Carl Tyce ’23 Awarded Research Grant from American Society for Cell Biology
When asked about his first scientific research project at DeSales, sophomore Carl Tyce ’23 likens the experience to riding a bike. After years of simply reading research, Tyce says the training wheels are finally coming off.
The American Society for Cell Biology awarded Tyce, a biology major in the STEP program, a $2,000 grant. That money will allow him to spearhead a project to incorporate statistics into the molecular biology curriculum.
“Stats is really the way that you support your claims,” he says. “If you can’t support your claims, you can’t do science. Having a knowledge of statistics is important so students not only perform science themselves, but gather the information, organize it in a way that they deem fitting, run the test, and interpret and report the results.”
Tyce plans to build off a laboratory project by Dr. Lara Goudsouzian, associate professor of biology, that centers on invasive species in our area. He plans to take data from that project and use it as an introduction to statistics within the curriculum.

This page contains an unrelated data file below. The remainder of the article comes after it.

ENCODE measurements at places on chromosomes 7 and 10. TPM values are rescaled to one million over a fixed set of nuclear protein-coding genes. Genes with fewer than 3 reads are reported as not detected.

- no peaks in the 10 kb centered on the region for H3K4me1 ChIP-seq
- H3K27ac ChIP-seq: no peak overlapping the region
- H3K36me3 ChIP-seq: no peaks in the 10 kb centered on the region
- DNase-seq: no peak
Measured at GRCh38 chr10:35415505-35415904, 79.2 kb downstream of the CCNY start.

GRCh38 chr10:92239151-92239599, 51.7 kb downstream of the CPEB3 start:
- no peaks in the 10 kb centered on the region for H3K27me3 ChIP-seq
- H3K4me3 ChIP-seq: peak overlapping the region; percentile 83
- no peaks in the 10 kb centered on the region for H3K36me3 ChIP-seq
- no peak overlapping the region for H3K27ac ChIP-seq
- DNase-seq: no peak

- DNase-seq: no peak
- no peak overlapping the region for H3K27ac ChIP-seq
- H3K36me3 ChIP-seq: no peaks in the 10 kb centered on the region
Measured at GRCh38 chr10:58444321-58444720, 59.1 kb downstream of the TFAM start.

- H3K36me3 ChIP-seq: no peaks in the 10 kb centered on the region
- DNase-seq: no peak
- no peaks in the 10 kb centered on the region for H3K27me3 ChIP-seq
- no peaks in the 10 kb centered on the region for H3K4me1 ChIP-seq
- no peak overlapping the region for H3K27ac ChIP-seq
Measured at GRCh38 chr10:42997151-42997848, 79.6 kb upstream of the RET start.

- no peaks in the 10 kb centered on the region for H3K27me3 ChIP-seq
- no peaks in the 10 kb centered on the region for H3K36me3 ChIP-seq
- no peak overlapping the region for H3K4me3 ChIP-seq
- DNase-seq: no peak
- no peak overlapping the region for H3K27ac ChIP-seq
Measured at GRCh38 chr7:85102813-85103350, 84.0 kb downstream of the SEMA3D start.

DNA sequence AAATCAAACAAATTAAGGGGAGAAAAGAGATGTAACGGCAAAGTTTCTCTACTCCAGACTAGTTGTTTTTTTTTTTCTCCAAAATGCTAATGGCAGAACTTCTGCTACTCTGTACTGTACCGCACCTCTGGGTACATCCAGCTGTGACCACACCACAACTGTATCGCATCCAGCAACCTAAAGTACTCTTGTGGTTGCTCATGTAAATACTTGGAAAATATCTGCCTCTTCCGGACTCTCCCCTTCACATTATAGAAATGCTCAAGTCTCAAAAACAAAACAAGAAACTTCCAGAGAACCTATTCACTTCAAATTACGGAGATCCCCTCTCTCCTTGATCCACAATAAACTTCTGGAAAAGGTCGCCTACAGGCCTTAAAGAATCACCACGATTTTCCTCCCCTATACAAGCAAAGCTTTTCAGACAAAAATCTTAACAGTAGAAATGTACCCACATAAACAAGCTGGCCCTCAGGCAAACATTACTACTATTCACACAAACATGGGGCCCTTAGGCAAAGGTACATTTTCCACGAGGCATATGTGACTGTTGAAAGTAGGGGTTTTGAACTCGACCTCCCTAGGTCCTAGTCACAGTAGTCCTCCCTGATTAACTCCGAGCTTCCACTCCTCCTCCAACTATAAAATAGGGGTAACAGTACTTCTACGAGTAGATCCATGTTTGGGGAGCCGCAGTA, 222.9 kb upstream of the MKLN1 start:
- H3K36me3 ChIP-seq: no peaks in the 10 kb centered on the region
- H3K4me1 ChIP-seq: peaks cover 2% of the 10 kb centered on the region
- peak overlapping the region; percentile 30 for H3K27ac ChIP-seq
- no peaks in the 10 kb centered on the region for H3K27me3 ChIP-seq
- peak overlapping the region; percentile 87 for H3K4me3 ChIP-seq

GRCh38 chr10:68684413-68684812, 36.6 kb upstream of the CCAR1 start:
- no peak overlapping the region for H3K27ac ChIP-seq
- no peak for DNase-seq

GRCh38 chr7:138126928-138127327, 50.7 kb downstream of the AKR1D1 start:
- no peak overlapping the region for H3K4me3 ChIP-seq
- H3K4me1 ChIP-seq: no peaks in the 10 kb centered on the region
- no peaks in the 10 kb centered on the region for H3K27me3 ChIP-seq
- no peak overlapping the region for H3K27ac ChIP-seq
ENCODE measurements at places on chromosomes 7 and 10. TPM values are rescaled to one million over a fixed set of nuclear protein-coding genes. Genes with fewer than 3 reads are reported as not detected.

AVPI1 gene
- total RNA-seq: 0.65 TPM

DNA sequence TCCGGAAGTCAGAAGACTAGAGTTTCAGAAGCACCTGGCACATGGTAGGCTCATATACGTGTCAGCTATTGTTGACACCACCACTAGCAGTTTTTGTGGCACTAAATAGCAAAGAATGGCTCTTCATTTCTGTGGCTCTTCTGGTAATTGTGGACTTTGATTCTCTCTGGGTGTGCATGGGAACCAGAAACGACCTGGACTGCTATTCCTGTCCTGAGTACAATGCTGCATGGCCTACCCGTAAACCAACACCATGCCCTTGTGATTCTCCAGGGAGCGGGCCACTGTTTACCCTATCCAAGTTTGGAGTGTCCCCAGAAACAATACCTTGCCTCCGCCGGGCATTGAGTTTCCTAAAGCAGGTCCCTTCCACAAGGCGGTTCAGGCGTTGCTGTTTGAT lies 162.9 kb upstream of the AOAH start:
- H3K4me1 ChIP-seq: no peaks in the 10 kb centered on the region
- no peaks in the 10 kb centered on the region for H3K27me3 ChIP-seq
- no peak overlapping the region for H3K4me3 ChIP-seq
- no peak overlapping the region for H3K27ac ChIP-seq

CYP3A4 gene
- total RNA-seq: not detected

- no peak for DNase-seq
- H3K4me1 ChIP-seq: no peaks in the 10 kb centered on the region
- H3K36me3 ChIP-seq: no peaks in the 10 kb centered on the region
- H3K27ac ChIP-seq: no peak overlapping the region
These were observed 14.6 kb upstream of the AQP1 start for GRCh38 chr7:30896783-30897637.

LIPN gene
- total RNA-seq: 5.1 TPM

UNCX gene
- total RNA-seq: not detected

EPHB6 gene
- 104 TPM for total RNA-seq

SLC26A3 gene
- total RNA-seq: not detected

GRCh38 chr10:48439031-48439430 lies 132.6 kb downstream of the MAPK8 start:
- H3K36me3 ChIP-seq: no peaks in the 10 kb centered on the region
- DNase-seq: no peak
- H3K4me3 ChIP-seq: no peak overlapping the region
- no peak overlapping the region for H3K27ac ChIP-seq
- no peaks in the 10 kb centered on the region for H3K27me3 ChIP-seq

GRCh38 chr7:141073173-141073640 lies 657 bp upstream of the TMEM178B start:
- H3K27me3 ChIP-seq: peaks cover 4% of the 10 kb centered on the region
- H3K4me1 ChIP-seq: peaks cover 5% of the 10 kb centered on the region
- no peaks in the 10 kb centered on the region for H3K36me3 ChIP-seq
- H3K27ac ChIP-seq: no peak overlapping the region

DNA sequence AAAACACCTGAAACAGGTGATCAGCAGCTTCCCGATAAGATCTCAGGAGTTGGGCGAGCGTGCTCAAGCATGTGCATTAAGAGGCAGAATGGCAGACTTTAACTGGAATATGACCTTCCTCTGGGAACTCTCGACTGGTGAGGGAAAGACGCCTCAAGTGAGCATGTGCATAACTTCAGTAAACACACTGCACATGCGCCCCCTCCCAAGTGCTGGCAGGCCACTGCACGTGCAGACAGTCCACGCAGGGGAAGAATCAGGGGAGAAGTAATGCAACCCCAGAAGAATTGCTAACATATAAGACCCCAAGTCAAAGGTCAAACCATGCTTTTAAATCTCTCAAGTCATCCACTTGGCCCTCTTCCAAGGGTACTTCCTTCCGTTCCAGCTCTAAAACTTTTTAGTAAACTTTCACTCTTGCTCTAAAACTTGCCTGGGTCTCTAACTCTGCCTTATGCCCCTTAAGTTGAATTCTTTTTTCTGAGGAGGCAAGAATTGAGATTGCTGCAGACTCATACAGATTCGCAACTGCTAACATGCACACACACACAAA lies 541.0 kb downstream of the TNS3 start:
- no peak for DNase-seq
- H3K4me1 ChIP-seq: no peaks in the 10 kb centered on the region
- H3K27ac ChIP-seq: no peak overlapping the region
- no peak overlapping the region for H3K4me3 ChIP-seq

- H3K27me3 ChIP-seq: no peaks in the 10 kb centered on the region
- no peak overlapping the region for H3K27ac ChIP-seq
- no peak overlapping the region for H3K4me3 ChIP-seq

First, he’ll gather all the research and foundational information before developing the student materials this summer. Then in the fall, he’ll compile the assessment data and analyze the results. He hopes to eventually publish a paper about the experience.
“I’m only a sophomore and I’m already doing independent research, which is crazy to think about. I’ve always seen science research, but now I finally get to experience it for myself. It’s really eye opening, and it’s a lot of fun.”
Tyce, who previously received DeSales’ coveted Leadership Scholarship—a full-tuition scholarship—first learned of the grant opportunity from Goudsouzian. He credits Goudsouzian and the rest of the faculty with helping to make the project a reality.
“If I went to a bigger school, I wouldn’t have this opportunity,” he says. “I wouldn’t get to know my professors in such a personal way. If I hadn’t gone to office hours and Dr. G hadn’t talked to me about what I want to do with my career, I would have never been able to get this grant.”